Campaign calls for employers to play role in road safety

Eilidh Cairns.
Eilidh Cairns.

The story of a north Northumberland woman who was killed while cycling to work is being used as a case study as part of a national safety campaign.

Eilidh Cairns, 30, from Ellingham, died in London, where she was living, after being knocked off her bike on February 5, 2009, by a tipper lorry.

Her sister Kate, who lives at Newton-by-the-Sea, founded the See Me Save Me campaign four years ago in the wake of Eilidh’s death.

And last week, Brake, the road-safety charity, issued an appeal to employers to play their part in preventing devastating casualties among pedestrians and cyclists.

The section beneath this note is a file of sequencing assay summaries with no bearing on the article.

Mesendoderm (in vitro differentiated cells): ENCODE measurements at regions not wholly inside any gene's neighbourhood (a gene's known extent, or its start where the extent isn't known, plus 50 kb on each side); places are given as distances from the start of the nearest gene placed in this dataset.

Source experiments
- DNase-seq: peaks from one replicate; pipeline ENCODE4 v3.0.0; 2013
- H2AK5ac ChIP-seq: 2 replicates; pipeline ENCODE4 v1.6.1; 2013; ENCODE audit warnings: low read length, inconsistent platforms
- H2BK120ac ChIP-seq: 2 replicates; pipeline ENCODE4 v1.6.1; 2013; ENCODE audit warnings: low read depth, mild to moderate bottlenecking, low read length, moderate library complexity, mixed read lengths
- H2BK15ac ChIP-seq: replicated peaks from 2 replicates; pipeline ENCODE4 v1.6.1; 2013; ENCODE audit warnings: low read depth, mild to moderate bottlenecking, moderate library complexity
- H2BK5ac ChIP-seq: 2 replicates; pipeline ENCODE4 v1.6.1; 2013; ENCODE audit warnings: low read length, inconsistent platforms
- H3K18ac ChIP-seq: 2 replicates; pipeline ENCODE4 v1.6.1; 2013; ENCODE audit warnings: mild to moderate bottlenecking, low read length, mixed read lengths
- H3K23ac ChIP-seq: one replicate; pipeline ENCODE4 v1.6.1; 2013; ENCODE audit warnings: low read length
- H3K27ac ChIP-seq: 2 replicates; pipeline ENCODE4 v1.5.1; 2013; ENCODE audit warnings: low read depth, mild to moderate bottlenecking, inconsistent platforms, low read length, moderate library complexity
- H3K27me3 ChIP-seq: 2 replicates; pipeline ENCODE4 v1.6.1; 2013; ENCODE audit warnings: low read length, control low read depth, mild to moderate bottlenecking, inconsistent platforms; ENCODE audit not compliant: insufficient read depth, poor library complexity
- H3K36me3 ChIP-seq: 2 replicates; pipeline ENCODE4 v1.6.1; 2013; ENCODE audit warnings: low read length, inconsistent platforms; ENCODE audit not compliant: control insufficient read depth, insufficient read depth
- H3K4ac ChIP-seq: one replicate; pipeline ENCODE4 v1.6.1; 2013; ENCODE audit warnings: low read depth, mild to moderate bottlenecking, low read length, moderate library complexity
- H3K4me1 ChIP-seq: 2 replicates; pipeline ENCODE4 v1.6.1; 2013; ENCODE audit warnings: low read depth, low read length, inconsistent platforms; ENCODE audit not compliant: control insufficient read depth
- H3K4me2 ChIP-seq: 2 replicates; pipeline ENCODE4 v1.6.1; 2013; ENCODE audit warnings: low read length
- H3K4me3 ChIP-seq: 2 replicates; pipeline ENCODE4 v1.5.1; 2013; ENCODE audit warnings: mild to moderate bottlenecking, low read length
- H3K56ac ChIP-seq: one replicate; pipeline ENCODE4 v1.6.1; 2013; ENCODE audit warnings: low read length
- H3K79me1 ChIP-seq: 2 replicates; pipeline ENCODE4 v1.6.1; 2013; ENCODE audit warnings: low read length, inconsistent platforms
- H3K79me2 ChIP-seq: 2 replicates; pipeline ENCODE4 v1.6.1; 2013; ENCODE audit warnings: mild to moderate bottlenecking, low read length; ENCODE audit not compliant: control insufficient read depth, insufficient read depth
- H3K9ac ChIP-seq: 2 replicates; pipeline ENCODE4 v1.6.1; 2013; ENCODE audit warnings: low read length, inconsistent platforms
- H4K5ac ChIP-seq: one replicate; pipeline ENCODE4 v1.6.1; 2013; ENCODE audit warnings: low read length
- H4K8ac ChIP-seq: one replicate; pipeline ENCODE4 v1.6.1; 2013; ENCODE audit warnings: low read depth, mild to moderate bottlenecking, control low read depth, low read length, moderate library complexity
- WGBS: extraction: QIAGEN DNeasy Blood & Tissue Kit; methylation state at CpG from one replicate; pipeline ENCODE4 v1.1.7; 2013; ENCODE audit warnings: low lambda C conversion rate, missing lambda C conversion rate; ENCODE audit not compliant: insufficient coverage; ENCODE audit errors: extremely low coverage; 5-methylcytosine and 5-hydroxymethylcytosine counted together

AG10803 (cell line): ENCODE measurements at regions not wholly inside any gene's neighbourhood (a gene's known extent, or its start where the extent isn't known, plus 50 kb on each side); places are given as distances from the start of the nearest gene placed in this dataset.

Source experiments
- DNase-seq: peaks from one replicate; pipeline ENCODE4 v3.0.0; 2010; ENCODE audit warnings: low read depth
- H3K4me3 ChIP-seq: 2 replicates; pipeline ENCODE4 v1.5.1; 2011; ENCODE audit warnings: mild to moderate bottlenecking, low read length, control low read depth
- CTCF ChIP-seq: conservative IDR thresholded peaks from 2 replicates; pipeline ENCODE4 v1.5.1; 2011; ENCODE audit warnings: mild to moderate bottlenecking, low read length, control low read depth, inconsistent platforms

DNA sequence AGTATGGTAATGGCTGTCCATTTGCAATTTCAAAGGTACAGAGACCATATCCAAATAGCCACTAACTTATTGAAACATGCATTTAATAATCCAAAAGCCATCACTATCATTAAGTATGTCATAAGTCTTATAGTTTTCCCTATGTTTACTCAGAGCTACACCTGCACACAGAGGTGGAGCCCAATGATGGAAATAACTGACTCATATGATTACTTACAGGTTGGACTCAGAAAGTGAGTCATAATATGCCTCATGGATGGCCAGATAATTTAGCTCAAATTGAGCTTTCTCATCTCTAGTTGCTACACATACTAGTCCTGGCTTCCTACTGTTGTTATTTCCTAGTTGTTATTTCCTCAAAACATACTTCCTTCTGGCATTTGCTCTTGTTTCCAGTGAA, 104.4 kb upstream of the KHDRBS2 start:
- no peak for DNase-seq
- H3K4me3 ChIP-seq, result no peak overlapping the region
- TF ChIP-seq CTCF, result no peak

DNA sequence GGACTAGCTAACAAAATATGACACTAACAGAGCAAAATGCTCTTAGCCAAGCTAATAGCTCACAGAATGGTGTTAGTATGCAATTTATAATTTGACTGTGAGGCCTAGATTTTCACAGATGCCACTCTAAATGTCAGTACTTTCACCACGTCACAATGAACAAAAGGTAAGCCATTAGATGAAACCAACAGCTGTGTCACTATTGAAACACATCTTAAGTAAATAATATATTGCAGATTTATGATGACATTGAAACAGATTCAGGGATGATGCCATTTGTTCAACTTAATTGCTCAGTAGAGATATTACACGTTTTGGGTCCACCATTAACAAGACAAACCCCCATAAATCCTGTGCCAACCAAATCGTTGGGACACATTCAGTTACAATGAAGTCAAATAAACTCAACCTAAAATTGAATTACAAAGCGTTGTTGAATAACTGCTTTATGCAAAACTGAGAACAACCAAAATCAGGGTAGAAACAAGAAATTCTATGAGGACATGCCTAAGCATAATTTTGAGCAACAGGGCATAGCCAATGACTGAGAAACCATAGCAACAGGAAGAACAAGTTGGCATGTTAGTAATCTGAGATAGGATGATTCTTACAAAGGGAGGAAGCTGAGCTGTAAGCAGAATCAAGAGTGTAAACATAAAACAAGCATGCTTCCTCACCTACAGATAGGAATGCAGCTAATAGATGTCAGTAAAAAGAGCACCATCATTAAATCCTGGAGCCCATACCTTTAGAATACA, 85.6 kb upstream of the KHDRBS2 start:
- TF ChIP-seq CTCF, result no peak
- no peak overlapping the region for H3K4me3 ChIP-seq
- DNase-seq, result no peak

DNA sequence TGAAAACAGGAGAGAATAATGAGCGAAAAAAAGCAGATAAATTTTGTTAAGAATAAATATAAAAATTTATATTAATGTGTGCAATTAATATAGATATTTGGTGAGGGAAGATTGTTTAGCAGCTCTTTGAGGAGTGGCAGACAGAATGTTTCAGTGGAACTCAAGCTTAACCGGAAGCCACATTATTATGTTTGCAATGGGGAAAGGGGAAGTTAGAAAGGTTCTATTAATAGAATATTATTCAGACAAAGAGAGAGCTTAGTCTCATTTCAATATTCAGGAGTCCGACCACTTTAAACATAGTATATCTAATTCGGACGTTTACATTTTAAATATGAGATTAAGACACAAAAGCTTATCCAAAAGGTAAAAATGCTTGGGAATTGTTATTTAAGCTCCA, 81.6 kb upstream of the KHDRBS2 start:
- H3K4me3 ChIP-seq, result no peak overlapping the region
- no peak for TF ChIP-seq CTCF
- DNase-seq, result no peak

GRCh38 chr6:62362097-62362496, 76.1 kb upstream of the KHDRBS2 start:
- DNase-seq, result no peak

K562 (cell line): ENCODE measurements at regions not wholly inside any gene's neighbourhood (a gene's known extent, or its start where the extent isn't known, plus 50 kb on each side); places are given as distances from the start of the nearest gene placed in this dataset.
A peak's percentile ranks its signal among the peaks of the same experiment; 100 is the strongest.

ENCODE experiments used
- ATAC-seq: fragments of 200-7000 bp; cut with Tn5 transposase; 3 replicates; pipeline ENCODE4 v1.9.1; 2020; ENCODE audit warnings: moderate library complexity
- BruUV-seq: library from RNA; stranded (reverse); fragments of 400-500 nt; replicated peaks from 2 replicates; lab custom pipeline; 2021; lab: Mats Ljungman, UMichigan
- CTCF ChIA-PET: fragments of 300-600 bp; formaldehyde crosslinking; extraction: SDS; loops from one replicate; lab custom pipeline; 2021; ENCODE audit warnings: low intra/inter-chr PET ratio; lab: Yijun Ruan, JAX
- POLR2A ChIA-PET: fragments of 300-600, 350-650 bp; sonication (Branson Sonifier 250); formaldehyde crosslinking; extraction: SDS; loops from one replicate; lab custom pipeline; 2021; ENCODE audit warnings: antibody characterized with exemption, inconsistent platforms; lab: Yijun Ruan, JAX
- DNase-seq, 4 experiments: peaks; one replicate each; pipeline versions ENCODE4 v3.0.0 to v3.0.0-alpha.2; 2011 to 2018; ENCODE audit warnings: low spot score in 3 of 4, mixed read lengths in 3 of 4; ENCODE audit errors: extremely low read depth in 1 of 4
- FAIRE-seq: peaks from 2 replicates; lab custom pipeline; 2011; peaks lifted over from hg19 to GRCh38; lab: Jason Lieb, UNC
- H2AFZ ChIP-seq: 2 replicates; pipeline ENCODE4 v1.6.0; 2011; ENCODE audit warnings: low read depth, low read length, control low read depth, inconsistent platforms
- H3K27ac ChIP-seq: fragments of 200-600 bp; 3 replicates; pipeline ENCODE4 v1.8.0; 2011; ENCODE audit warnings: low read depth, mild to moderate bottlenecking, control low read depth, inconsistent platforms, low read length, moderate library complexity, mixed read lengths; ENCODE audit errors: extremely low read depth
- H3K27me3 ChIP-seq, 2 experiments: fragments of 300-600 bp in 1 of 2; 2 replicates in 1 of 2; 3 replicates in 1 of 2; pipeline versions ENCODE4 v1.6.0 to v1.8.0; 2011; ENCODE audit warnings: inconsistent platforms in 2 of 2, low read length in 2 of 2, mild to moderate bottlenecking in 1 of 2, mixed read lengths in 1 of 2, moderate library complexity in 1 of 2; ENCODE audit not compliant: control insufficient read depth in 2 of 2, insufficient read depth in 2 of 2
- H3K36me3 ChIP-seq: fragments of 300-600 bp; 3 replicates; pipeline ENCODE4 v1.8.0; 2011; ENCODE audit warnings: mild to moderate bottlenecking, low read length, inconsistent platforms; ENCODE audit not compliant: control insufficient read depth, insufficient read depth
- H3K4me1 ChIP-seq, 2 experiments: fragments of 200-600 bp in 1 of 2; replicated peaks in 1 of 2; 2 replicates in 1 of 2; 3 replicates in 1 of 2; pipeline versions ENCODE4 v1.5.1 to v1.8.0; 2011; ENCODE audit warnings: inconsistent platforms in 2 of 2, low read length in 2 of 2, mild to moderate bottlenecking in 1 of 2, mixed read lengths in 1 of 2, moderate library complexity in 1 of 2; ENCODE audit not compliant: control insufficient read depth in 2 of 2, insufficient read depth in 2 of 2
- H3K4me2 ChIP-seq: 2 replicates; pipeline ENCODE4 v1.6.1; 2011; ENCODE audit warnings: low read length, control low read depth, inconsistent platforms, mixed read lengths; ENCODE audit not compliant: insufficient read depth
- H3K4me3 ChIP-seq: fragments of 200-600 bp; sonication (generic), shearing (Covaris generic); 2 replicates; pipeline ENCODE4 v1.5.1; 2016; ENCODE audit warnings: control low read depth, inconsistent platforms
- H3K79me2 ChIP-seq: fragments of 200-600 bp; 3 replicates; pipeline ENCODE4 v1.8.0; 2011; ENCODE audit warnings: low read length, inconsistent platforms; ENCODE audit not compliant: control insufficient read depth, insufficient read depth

Newly-released government figures show six people are killed and 157 seriously injured every week while walking or cycling. At least 24 per cent of road deaths and serious injuries involve a vehicle being driven for work.

A Brake and Licence Bureau report finds that among companies with staff who drive for work, many don’t have good practice procedures to protect people on foot and bike.

More than half (54 per cent) don’t provide driver education on protecting pedestrians and cyclists, while nine in 10 (89 per cent) don’t plan routes to avoid schools and residential areas.

And Eilidh’s story is being used to highlight the need for better guidance.

Kate said: “We appeal to all companies to fulfil their duty of care to the public and make sure their drivers are fit to be behind the wheel, properly trained to look out for vulnerable people on foot and bike, and that their vehicles are fitted with the latest blind-spot technology, to make sure that people like my sister are not carelessly and unnecessarily mown down on our streets.”